Read through to a point, but with this much text and many issues (confusing, partially correct, or completely incorrect) in the first half dozen paragraphs, it doesn't seem worth continuing. For example (trimming for length), A switch, uses a protocol known as ARP or ND to discover the MAC addresses of all devices attached to each interface - a switch requires neither ARP nor ND to learn MAC addresses for a L2 forwarding table. Or multicast packets are primarily for IGMP- Internet group management protocol - simply wrong. Too many issues to fit in a comment (i.e. character limit). – YLearn May 11 at 0:09
  • 1
    IGMP is used to manage multicast group membership. While IGMP may be the primary source of multicast in networks you are familiar with, multicast packets are not primarily for IGMP nor the primary source in many networks. As for the ARP/ND thing, reread the third paragraph where you say exactly that with no mention of a L3 switch. I do understand what ARP/ND/IGMP is, what an ARP table is/how it is used, and all without doing any research or doing "fact checking". Please reread your own post and check what you actually posted is accurate as it may not be coming across as you intended. – YLearn May 11 at 0:47
  • 5
    I suspect Stack Exchange would not be pleased to see such a disclaimer in any answer on their site, although I have never come across one here before. – James K Polk May 11 at 13:22
  • 3
    Re "The author(s), named above in parentheses, shall reserve full power of copyright and all Rights under the DMCA.", Actually, by posting to this site, you agree to relinquish some powers. – ikegami May 11 at 14:37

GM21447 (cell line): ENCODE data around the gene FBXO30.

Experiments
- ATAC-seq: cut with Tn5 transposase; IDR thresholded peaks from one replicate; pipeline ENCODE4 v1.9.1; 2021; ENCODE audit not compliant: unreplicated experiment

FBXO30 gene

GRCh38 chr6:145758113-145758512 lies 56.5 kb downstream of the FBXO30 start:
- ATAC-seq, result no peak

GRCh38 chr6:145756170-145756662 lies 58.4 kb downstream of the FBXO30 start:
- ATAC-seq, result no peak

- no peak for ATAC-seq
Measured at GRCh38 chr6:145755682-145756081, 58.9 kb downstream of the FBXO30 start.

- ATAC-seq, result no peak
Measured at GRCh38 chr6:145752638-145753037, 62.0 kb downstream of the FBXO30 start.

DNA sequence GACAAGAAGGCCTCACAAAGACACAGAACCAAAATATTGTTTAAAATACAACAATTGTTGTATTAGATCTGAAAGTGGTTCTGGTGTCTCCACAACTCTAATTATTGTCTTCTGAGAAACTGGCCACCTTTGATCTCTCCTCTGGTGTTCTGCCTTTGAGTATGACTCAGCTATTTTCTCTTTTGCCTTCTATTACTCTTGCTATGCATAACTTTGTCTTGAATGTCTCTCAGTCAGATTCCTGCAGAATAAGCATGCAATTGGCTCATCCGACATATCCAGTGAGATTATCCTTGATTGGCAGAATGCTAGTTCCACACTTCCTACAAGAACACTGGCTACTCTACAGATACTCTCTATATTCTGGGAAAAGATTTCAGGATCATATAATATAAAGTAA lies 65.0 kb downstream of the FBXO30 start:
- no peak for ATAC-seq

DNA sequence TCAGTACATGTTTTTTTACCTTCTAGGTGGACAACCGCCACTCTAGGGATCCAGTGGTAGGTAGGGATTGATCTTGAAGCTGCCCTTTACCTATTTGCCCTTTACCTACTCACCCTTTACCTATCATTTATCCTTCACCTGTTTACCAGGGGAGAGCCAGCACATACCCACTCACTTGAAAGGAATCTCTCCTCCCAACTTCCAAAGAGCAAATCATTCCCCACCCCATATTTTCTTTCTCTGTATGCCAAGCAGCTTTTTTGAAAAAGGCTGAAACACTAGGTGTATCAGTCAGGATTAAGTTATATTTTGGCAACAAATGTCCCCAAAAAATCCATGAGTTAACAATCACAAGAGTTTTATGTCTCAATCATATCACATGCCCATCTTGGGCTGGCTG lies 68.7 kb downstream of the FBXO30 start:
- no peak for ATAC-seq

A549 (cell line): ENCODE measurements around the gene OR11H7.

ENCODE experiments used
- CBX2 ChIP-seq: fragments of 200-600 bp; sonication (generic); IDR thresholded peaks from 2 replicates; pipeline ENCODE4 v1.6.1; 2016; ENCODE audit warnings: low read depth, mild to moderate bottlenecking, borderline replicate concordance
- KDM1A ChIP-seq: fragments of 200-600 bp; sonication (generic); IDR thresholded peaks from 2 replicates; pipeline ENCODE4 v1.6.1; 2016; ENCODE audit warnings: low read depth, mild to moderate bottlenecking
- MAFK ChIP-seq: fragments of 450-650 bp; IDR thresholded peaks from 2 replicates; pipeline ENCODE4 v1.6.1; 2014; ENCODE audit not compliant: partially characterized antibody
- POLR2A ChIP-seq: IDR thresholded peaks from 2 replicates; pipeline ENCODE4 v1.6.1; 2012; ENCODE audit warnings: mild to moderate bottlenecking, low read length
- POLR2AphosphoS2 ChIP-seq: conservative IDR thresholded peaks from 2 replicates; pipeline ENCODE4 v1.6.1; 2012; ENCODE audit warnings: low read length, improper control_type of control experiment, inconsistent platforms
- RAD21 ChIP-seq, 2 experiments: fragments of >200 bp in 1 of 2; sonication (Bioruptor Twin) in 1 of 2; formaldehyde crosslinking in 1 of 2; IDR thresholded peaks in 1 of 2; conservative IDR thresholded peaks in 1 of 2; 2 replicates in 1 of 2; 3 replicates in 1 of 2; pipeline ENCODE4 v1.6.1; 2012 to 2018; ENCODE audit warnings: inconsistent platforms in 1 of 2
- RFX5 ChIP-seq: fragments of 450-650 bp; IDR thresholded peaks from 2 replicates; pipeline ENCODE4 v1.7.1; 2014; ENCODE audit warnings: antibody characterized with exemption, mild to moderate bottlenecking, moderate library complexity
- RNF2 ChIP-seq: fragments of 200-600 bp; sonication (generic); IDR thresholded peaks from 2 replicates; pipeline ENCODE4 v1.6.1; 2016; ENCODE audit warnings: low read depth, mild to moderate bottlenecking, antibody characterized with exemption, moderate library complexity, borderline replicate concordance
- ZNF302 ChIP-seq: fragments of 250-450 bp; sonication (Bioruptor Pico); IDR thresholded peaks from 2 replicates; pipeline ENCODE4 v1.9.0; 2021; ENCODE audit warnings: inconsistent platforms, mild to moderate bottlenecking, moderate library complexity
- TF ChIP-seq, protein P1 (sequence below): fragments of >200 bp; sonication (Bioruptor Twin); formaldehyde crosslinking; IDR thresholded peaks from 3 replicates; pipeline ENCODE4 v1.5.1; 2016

• 4
    @JamesKPolk, SE has made it clear that in all their terms of service/legalese that by a user posting they are in effect entering a contract that any content they post is covered by the CC-BY-SA license. I did check quickly on meta and didn't find any definitive answer on whether such a disclaimer should be removed. However, despite that IANAL, I believe that by posting on a SE site the user has stipulated they agree the content is covered by the CC-BY-SA and they would not have the right to change those terms without SE consent. As such, the disclaimer is at least in part meaningless. – YLearn May 11 at 22:56

Your Answer

By clicking “Post Your Answer”, you agree to our terms of service, privacy policy and cookie policy

Not the answer you're looking for? Browse other questions tagged or ask your own question.